California will soon be the only state not to sign up to an agreement that will help colleges offer online education across national borders. Consumer advocates there, concerned about for-profit universities, hope it will stay that way. Sara is a voluntary and intergovernmental reciprocity agreement that sets comparable standards for the intergovernmental provision of distance education. Member States shall recognise participating organisations recognised in other Member States. The enrolment of residents of Member States through distance learning does not require authorisation procedures or additional institutional fees. Participating institutions only need to obtain authorization from the State of origin and not from any other State. Institutional participation is voluntary and limited to accredited institutions. Sara sets comparable national standards for the intergovernmental delivery of remote post-graduate programs and programs. It is intended to facilitate online courses offered by post-secondary institutions established in another state. For more information on SARA, a map of SARA Member States and participating schools is available at www.nc-sara.org. For more information on SARA and the current list of participating States and institutions, see www.nc-sara.org. www.nc-sara.org/content/benefits-institutions www.nc-sara.org/files/docs/SARA-Institutional-Application.pdf.pdf SARA (State Authorization Reciprocity Agreement) is an agreement between Member States that establishes comparable national standards for the intergovernmental provision of remote programmes and post-compliance programmes. Sara only applies to distance learning, not in the field or group activities (NCS 3(4) and focuses only on distance learning in the United States that crosses national borders.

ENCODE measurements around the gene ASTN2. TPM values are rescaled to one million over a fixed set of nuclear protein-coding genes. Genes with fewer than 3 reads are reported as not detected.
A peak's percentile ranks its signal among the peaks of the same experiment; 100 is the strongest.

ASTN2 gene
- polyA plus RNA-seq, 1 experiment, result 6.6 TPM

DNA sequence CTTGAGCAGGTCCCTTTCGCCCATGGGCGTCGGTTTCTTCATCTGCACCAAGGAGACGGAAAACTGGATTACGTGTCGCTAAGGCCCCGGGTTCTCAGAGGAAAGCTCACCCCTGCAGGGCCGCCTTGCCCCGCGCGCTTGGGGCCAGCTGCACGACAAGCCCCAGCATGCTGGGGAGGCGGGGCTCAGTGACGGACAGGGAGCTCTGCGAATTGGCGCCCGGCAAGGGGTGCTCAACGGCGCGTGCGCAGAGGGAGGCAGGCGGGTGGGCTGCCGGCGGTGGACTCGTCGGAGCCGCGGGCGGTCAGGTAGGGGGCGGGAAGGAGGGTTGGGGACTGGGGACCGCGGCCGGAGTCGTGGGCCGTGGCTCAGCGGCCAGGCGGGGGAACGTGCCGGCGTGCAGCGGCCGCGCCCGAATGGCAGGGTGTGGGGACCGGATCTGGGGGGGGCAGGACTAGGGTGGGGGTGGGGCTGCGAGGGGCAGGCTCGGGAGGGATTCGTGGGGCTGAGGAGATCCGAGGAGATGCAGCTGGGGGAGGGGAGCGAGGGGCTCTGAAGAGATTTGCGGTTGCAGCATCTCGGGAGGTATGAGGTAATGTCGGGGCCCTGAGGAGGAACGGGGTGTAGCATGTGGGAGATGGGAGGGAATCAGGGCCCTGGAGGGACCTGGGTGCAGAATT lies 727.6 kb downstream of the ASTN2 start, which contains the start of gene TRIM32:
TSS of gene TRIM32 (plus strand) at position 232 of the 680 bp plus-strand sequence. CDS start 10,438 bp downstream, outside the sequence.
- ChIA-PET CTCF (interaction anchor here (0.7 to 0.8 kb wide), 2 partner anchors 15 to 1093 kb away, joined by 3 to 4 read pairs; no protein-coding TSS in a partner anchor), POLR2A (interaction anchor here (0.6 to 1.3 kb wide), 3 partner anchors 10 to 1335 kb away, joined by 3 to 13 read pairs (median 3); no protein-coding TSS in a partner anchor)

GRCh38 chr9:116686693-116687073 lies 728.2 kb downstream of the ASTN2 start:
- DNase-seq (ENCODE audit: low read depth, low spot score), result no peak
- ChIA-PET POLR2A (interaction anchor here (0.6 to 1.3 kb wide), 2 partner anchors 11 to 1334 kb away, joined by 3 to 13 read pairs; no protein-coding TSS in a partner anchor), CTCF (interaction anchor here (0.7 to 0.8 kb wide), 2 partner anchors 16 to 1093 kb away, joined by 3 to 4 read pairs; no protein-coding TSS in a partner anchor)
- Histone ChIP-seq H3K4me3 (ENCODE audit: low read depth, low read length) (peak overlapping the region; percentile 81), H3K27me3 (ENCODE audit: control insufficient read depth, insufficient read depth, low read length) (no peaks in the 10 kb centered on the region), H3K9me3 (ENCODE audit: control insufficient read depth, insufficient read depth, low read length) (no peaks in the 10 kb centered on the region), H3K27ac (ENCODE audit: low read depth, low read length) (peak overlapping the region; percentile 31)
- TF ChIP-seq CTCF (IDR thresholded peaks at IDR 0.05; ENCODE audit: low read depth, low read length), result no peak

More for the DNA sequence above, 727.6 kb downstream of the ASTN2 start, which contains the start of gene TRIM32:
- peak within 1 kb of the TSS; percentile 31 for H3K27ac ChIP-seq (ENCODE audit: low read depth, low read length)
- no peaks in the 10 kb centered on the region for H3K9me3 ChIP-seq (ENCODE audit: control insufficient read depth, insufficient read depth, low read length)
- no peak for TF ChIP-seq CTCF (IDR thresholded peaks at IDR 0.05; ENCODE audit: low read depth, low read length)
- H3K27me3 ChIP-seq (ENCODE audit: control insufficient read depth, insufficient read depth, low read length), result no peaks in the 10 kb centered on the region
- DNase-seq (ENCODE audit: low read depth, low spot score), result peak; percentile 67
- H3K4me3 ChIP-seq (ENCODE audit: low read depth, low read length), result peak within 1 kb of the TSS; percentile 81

SARA members are states, not institutions or students. SARA does not replace state authorization and only state-recognized accredited institutions can work under SARA. SARA refers to the approval of distance learning programs and programs offered across borders by institutions that already have a graduation permit in at least one state. . . .